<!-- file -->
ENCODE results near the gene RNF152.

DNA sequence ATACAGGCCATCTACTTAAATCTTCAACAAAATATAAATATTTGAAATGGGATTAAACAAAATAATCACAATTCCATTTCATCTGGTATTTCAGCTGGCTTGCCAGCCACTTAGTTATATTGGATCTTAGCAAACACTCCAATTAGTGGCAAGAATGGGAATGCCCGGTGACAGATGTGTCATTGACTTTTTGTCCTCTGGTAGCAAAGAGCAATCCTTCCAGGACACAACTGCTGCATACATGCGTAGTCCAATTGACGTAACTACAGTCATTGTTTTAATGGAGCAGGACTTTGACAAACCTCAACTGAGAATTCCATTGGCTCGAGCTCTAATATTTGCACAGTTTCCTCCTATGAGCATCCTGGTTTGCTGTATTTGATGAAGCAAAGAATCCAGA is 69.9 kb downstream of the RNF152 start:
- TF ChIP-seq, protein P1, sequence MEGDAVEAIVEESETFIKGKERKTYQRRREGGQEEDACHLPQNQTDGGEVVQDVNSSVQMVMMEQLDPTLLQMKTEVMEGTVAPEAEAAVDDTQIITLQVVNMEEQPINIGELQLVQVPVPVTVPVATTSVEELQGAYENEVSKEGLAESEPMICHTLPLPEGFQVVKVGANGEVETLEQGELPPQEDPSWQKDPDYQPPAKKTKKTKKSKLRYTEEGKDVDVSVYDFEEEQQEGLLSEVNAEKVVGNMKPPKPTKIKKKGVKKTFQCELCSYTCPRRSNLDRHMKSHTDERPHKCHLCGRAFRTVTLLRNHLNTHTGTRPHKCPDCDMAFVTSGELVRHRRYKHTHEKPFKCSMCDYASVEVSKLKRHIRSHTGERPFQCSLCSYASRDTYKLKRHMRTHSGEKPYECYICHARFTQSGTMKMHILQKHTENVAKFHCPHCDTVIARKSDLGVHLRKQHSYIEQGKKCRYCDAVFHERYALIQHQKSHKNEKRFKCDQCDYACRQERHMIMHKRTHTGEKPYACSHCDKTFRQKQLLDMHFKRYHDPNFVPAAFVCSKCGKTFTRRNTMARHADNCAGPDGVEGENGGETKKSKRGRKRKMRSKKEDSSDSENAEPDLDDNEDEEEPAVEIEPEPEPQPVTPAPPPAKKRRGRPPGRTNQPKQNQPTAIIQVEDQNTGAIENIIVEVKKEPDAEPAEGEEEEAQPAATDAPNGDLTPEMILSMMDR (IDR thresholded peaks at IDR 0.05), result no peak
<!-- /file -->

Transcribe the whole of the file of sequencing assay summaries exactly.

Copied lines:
ENCODE results near the gene RNF152.

DNA sequence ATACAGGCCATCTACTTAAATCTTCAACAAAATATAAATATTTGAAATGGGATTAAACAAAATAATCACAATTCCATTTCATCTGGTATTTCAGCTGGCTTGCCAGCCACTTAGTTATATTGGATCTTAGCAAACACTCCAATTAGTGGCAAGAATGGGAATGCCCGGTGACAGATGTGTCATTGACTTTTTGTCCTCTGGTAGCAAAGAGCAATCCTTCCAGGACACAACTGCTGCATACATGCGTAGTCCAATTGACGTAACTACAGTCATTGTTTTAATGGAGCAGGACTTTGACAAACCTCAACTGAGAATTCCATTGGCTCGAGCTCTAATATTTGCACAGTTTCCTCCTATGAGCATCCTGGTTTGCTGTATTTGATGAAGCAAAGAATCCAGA is 69.9 kb downstream of the RNF152 start:
- TF ChIP-seq, protein P1, sequence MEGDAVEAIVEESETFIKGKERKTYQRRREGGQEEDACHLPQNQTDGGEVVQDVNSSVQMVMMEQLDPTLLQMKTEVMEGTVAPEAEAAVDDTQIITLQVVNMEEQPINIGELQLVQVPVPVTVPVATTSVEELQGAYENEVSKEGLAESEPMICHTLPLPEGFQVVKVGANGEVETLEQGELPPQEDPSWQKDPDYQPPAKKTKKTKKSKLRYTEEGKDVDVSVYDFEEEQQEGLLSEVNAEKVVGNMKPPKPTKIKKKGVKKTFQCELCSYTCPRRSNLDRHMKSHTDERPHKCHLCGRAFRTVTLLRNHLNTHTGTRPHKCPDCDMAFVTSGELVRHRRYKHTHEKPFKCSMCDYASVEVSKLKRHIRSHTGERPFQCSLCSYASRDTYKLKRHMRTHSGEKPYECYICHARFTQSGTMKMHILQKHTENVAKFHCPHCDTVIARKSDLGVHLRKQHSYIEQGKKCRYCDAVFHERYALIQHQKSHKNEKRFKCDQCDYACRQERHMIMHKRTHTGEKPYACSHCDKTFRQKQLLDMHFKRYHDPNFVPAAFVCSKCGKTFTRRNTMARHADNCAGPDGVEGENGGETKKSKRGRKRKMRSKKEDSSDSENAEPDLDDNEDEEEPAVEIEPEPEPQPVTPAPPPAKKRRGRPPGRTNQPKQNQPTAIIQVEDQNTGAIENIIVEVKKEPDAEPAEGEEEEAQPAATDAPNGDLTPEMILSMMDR (IDR thresholded peaks at IDR 0.05), result no peak